Reviewed by Oct 05, 2020| Updated on
A statutory audit is a legally required check of the accuracy of the financial statements and records of a company or government. A statutory audit is intended to determine if an organisation delivers an honest and accurate representation of its financial position by evaluating information, such as bank balances, financial transactions, and accounting records.
The term statutory signifies that statutory auditing is necessary. A statute is a regulation or law enacted by the associated government of the organisation's legislative branch. Multilevel laws may be passed by the Centre or State. In a company, a regulation also applies to any law set by the management team or board of directors of the organisation.
An audit is an examination of records held by an agency, company, government department, or individual. This usually involves analysing different financial records or other areas. During a financial audit, reports of a company with respect to revenue or benefits, returns on investment, expenditures, and other things can be included in the audit process. Often, a variety of these elements are used when determining a cumulative ratio.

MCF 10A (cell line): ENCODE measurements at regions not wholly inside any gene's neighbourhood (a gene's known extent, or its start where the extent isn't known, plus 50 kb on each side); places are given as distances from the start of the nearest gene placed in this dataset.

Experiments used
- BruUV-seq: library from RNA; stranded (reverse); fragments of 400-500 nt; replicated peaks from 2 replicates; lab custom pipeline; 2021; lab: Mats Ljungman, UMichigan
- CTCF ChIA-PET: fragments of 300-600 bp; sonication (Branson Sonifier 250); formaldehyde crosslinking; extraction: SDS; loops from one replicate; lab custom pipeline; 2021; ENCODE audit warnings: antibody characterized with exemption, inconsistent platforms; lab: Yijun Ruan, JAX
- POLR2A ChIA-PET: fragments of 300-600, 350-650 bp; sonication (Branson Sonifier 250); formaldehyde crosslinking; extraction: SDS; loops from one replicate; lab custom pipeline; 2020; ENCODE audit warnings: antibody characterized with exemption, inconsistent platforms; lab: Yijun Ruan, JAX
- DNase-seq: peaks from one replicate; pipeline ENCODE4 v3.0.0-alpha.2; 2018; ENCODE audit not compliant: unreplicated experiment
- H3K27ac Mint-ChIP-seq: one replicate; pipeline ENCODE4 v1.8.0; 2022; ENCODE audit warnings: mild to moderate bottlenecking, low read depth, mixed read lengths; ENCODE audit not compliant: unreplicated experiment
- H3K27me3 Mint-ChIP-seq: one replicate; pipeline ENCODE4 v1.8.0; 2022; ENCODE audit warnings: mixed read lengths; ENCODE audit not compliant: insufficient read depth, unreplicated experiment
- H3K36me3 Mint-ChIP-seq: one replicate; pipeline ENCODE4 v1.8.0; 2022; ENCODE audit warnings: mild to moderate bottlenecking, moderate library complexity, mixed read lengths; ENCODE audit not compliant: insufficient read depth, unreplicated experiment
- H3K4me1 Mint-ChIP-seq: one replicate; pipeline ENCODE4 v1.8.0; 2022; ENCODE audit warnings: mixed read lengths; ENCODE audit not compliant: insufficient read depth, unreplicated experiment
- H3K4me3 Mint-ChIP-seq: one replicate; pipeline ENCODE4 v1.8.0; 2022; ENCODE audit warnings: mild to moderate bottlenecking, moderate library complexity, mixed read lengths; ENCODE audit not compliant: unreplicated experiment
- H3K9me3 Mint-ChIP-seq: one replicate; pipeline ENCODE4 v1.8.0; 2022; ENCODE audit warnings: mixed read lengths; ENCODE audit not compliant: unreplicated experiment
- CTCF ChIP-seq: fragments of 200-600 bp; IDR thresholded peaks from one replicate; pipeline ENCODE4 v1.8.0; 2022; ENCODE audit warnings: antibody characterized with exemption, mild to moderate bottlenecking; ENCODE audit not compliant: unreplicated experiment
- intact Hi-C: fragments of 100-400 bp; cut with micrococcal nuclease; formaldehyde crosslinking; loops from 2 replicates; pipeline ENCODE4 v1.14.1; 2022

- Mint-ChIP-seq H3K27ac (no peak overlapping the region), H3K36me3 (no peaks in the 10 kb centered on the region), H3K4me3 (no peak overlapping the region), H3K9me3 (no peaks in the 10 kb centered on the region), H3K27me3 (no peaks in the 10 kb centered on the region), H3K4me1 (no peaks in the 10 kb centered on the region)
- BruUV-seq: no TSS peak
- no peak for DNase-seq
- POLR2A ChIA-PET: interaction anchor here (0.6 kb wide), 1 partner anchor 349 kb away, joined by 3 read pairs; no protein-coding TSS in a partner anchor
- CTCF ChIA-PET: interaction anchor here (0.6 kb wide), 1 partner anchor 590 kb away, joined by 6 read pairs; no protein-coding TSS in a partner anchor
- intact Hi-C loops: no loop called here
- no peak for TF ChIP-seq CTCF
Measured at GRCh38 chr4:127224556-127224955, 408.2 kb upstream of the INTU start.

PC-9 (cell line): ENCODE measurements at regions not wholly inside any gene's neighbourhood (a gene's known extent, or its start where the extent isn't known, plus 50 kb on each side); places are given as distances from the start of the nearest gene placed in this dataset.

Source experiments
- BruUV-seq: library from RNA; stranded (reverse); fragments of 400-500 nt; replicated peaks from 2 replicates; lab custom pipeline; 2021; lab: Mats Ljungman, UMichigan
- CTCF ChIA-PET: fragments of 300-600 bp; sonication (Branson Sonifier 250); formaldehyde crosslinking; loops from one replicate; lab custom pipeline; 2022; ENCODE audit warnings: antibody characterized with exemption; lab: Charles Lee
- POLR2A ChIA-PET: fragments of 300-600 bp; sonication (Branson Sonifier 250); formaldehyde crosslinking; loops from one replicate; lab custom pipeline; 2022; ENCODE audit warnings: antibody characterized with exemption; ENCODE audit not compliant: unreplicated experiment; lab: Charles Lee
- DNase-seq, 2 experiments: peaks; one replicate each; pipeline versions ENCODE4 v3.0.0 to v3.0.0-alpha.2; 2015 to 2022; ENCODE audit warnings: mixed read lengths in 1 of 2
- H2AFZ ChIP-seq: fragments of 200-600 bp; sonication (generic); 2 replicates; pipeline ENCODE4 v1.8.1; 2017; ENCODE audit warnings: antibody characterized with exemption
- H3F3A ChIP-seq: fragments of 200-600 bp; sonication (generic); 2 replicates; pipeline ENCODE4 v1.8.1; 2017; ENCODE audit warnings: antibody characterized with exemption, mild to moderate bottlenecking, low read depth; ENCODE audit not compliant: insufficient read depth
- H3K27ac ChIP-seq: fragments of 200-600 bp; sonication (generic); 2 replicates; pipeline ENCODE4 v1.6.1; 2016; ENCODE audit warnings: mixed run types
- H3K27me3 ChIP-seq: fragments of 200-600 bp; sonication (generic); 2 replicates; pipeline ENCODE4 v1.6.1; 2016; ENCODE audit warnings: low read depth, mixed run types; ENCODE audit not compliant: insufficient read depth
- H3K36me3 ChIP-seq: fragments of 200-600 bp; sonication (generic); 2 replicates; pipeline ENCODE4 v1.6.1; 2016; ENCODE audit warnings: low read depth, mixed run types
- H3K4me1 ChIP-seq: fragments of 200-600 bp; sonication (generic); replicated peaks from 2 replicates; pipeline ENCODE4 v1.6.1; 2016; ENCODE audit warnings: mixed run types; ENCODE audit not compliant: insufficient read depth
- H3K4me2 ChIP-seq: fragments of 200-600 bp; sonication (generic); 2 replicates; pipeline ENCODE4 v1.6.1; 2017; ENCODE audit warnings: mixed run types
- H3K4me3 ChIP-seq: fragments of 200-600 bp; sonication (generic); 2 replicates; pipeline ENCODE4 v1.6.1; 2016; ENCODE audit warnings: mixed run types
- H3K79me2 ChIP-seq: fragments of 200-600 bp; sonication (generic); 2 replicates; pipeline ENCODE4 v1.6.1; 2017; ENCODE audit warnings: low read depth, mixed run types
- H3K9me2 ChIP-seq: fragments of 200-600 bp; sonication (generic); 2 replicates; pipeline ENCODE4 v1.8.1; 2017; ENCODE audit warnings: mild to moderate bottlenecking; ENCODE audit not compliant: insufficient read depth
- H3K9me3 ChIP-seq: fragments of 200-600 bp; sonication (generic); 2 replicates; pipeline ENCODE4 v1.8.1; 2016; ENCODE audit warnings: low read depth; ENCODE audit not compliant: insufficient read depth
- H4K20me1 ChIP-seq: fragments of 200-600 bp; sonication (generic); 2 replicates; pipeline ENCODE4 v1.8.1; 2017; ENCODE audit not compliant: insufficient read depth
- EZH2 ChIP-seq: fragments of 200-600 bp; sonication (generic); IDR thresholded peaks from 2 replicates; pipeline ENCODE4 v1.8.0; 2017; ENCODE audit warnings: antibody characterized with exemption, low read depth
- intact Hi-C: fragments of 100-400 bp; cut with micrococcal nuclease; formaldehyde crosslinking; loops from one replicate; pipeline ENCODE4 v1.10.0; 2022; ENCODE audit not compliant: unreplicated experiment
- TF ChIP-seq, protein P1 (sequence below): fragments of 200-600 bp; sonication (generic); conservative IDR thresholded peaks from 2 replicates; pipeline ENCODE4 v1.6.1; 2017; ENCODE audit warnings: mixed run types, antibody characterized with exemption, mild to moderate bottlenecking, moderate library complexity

The objective of a financial audit is often to assess whether funds have been properly handled and that all records and filings required are accurate. Undergoing a statutory audit is not an implicit indication of misconduct. Instead, it is also a formality intended to help discourage crimes, such as misappropriating funds by ensuring a professional third party routinely scrutinises various documents. The same applies to other audit forms too.
Not all businesses are obliged to undergo mandatory audits. Government corporations, banks, brokerage and investment houses, and insurance companies are subject to audits. Those charities may also conduct statutory audits. Commonly, small companies are excluded. To be exempted from an audit, businesses must reach a minimum size and employee base—usually under 50 employees.